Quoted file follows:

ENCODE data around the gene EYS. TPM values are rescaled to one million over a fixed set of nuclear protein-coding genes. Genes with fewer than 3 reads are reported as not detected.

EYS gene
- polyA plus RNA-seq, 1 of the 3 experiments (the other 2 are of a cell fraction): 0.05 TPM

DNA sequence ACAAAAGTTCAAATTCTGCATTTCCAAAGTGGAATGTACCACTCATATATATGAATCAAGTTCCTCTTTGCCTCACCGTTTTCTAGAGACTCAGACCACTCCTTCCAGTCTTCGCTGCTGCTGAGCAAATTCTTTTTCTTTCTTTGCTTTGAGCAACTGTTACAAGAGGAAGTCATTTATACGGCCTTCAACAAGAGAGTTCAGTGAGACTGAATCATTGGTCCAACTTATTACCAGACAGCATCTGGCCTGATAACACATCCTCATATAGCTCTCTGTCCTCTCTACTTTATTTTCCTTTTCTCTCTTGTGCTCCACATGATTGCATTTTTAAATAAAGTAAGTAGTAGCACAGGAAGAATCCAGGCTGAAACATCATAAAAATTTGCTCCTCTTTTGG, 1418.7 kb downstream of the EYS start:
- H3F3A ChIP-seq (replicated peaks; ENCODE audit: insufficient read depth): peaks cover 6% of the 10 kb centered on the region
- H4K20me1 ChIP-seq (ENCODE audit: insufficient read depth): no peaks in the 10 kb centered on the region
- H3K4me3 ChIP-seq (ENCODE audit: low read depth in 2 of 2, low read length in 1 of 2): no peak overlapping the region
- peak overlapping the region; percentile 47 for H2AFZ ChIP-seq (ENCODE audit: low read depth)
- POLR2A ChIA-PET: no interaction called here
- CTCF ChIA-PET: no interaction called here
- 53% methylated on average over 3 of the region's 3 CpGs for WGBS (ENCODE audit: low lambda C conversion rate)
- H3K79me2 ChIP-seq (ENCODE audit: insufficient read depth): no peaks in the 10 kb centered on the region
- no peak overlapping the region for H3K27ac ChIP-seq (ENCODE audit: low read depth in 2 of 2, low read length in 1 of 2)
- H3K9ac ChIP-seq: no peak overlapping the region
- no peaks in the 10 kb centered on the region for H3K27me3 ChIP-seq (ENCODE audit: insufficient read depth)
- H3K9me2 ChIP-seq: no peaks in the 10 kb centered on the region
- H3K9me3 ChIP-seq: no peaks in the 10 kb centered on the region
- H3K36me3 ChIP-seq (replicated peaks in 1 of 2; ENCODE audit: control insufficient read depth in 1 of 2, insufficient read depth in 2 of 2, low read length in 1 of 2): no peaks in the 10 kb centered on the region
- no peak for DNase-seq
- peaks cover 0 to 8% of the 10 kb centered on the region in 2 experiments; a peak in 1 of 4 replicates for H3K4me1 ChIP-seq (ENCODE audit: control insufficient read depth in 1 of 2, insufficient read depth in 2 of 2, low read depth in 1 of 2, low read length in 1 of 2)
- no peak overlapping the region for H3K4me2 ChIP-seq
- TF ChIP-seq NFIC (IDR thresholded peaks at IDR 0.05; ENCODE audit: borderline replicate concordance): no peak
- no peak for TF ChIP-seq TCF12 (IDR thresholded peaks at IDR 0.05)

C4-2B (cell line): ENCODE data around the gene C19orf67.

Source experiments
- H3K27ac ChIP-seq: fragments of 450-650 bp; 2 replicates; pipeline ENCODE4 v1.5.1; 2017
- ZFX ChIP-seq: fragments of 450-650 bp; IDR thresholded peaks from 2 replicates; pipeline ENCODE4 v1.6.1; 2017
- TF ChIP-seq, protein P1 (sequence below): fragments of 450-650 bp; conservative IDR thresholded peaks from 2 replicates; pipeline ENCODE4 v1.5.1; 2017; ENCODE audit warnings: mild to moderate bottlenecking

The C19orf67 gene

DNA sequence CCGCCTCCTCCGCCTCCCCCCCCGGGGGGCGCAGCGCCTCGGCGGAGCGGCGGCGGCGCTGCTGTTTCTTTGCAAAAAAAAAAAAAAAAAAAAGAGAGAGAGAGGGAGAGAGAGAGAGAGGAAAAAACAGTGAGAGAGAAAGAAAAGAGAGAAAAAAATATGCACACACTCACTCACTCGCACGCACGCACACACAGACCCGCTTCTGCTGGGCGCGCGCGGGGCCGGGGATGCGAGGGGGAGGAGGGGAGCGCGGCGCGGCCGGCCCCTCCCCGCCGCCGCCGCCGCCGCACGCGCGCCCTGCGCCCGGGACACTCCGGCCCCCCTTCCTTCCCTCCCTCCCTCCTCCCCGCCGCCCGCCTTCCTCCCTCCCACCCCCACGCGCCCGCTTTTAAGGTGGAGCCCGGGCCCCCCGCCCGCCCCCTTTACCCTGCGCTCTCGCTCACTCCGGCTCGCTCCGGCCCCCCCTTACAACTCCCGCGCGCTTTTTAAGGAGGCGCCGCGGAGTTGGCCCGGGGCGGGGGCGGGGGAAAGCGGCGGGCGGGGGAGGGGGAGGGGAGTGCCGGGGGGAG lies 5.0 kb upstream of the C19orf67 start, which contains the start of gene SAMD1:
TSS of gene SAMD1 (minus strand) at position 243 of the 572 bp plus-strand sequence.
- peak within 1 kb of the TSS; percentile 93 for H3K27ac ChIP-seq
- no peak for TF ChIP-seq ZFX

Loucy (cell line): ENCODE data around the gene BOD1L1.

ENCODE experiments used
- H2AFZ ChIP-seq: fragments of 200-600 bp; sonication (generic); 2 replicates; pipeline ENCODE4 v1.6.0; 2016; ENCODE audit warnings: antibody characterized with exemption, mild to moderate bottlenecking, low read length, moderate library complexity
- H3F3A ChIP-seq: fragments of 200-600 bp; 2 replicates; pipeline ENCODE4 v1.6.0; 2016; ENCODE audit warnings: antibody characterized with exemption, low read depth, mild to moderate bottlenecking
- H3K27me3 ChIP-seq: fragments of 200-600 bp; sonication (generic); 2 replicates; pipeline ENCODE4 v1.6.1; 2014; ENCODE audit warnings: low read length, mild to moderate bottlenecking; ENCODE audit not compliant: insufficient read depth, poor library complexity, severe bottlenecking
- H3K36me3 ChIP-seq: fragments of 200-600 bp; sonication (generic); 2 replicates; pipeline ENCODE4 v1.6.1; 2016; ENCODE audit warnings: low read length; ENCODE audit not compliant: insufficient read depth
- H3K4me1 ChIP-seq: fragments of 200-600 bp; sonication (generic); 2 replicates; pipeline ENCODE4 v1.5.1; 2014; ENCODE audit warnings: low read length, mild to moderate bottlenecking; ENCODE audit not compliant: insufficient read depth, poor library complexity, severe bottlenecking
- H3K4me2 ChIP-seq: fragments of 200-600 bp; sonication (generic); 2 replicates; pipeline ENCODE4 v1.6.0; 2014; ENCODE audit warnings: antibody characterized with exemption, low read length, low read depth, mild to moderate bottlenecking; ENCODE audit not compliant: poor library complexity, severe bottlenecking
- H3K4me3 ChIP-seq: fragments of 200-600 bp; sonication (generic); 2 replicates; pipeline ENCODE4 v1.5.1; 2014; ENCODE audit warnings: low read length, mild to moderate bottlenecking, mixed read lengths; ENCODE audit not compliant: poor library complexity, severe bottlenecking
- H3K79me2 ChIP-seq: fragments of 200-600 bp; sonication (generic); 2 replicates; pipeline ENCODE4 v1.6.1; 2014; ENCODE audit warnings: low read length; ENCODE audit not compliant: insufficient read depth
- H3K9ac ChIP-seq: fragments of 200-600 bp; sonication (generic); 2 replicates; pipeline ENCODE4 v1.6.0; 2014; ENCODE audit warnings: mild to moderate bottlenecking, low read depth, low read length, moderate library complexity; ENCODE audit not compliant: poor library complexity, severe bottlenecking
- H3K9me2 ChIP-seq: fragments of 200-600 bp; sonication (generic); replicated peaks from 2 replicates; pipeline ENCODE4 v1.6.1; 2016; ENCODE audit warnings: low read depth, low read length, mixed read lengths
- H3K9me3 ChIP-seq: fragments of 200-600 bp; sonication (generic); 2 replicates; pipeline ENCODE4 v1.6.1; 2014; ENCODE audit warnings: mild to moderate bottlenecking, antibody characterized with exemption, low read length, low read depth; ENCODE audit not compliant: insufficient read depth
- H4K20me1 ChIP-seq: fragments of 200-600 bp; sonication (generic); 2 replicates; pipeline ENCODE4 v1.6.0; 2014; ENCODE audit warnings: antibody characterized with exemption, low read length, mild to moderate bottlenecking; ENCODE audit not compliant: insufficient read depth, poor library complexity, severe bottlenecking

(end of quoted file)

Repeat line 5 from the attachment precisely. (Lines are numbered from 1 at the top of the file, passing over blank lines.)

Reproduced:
- H3F3A ChIP-seq (replicated peaks; ENCODE audit: insufficient read depth): peaks cover 6% of the 10 kb centered on the region